Anyone know how to make a "still" ...?greenspun.com : LUSENET : TimeBomb 2000 (Y2000) : One Thread
I was wondering if any of you good folks know where I can get plans to make a still--as in to make whiskey?
If TSHTF this is what I plan to do in order to suplement my income, as well as to drink myself (grin), although I don't drink it now, I have a *strong* feeling I will want too....!
Thanks for your help
-- Sub-Mit (firstname.lastname@example.org), February 28, 1999
I have heard that one could use your plain old pressure cooker. Afix copper coil to the outlet on the lid and give it a go. I don't think you could hurt yourself too bad since most modern pressure cookers have a emergency relief valve built in. I was thinking about distilling wine to make brandy. The whisky process sounds pretty complicated. I guess we will all have lots of time to experiment with such things.
-- Bill Solorzano (email@example.com), February 28, 1999.
A pressure cooker...hmmm, I guess I'll have to scour the yardsales..., how was that one on M*A*S*H made...?
-- Sub-Mit (firstname.lastname@example.org), February 28, 1999.
Recommended old book called Brown's Motor Fuels Cookbook(methinks) If ya find a source for this book, let us(me)know! It must be out there, I've seen it, a dandy resource.
zognote: cars in brazil now run on ethanol made from the cubic miles of sugarcane they got--and you can still get a NEW beetle there(the real one)!
In Reply to: Re:Zog: carb??? posted by zog on December 15, 1998 at 02:03:20:
: Recommended old book called Brown's Motor Fuels Cookbook (methinks) : If ya find a source for this book, let us(me)know! It must be out there, I've seen it, a dandy resource.
Zog, Thanks for your response. Good ideas, as always! Here's the source, I haven't ordered yet, but gunna! Y2Dave
Re: Books on alc production Date: Wed, 09 Dec 1998 12:50:04 -0600 From: Dianne Miller email@example.com
We deal the old fashioned way. Just send a check or money order for the book you want and we will ship your order to you. We don't wait for checks to clear before we mail out the orders.
Brown's Alc Motorfuel Cookbook is $15.00. How to Build a Junkyard till is $12.00. All prices include shipping.
Sincerely, Mike Brown
-- Still the 1 (Still@home.alc), February 28, 1999.
Do you have an address where to send check for these books?
got copper tubing??
-- Taz (Tassie@TAsmania.com), February 28, 1999.
Just some advice: It might be wise not to state one's intention to distill liquor ( it is illegal in the U.S. ), especially with the intention of selling it, on a public forum such as this; one never knows who is reading your post.
However, I came across a fascinating book on Cider-- Cider, Making, Using and Enjoying Sweet & Hard Cider by Proulx & Nichols ISBN 0-88266-969-9
There is a fascinating section on the historical practice of distilling applejack, with a VERY educational discussion on stills mad with normal kitchen stuff and copper coil ( along with pictures ). You might find it as fascinating as I did, and you should be able to get or order this book at any bookstore.
-- The_Grinch (firstname.lastname@example.org), February 28, 1999.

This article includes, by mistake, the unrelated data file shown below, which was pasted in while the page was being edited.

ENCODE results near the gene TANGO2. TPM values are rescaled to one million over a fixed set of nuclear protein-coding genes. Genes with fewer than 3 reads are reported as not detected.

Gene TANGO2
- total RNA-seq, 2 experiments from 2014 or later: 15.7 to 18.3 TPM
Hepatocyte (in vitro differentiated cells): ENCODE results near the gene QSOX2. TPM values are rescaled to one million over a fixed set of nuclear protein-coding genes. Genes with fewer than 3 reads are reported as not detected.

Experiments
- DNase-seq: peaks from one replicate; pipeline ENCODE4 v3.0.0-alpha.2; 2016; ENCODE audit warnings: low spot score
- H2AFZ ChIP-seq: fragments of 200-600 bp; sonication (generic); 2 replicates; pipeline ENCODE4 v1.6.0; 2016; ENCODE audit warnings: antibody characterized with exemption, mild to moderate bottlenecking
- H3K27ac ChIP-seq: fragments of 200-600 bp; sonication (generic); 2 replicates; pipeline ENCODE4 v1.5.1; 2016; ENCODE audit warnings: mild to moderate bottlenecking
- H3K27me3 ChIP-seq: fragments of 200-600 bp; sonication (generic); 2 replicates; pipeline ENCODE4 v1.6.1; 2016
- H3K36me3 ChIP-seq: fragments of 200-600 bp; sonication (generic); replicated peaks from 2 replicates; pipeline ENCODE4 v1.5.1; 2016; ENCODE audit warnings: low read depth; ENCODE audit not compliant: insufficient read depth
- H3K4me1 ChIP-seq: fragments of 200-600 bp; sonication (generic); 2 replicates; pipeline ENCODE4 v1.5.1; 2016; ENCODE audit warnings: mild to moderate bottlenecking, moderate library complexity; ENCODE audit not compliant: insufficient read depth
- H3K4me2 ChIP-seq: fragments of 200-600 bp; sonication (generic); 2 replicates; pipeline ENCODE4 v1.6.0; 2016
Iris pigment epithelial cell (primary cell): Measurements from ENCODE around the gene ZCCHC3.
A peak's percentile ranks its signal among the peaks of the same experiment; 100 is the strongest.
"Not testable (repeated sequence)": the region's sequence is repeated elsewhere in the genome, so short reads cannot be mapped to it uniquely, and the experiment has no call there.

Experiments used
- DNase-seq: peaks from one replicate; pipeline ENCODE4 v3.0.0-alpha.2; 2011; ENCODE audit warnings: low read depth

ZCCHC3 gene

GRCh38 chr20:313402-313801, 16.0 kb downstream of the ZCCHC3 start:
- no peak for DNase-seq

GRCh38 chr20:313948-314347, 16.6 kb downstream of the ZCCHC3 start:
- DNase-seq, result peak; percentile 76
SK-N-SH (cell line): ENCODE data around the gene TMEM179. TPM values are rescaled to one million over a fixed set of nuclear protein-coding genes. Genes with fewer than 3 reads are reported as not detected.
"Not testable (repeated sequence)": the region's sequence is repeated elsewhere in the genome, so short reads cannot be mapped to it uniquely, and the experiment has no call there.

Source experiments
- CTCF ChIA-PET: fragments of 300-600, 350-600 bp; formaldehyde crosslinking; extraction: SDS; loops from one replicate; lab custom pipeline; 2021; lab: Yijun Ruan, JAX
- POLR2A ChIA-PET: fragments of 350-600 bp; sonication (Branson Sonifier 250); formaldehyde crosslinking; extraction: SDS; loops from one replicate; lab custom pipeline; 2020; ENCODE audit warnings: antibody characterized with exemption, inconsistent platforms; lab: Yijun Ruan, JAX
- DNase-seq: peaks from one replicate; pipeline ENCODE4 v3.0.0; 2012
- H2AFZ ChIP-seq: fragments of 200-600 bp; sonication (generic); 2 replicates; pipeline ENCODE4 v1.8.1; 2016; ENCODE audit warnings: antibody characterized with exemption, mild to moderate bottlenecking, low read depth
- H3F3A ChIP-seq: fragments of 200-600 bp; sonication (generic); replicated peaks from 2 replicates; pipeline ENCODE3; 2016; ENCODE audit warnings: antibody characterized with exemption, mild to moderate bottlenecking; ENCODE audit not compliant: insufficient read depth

I'm sure you can find copious instructions with a simple web search.
I've been thinking along the same lines but I've been trying to brew beer. In fact you might want to stick with easier tasks such as wine and cider making. Also, bathtub whiskey can be dangerous and had been known to poison thousands during Prohibition.
-- Joe O (email@example.com), February 28, 1999.
Well I made one and it works real good:o) Butt cann'tt remember how I did ittt... hhuuummmmm
-- Drunkard (Smashed@thestill.net), February 28, 1999.
I believe that either Countryside or Backwoods Home had an article on this a few months back. The magazine noted that they were not endorsing moonshining, but pointed out that it could be a fine post Y2K business.
-- Drunk_some (moonshine@in_the_sticks.com), February 28, 1999.
It was Countryside....Jerry Belanger's Magazine. countryside.com or countrysidemag.com something like that. A very very good series of basic homesteading, beginning last September or so. The still (for water, maybe?) was in the first issue of the series. Pogo
-- Pogo (firstname.lastname@example.org), February 28, 1999.
To the best of my knowledge, it is LEGAL to make your own booze, up to 200 gallons a year for your personal use only. Selling/trading/etc is not allowed. :(
-- Bill (email@example.com), February 28, 1999.
Taz: Contact the person at the email address given in the original post to order
-- shineboy (firstname.lastname@example.org), March 01, 1999.
Check out Lindsey books at http://www.tinaja.com/
There is a book there that gives instructions on still building...
-- j (email@example.com), March 01, 1999.
There are not only detailed instructions on making a whisky still, but expert advice on how to make good whiskey in the first Foxfire book. You should be able to get this one off the shelf at Barnes & Noble or B. Dalton, etc.
-- Hardliner (firstname.lastname@example.org), March 01, 1999.
You can get flexible copper pipe of correct size at Pep Boys. I have Brown's book (I think it's his, I picked it up at a gun show) and he also tells how to modify an engine to run on the alcohol you make. Could be right useful if oil industry goes down. Also tells how to ferment from grain. If you live in midwest, you could trade grain for fuel and engine mods.
-- Nope (email@example.com), March 01, 1999.
you're better off learning to distill pure water.
-- b (firstname.lastname@example.org), March 01, 1999.
Thanks everyone, I knew I could count on this forum...!
BTW: Did I say I was going to *sell* it? Geesh, I sure didn't mean that, I won't sell a drop and that is a "Clinton Promise." ;-)
-- Sub-Mit (email@example.com), March 02, 1999.
Thanks - I'm not ready to live without bourbon... good stuff here.
-- Lisa (firstname.lastname@example.org), March 02, 1999.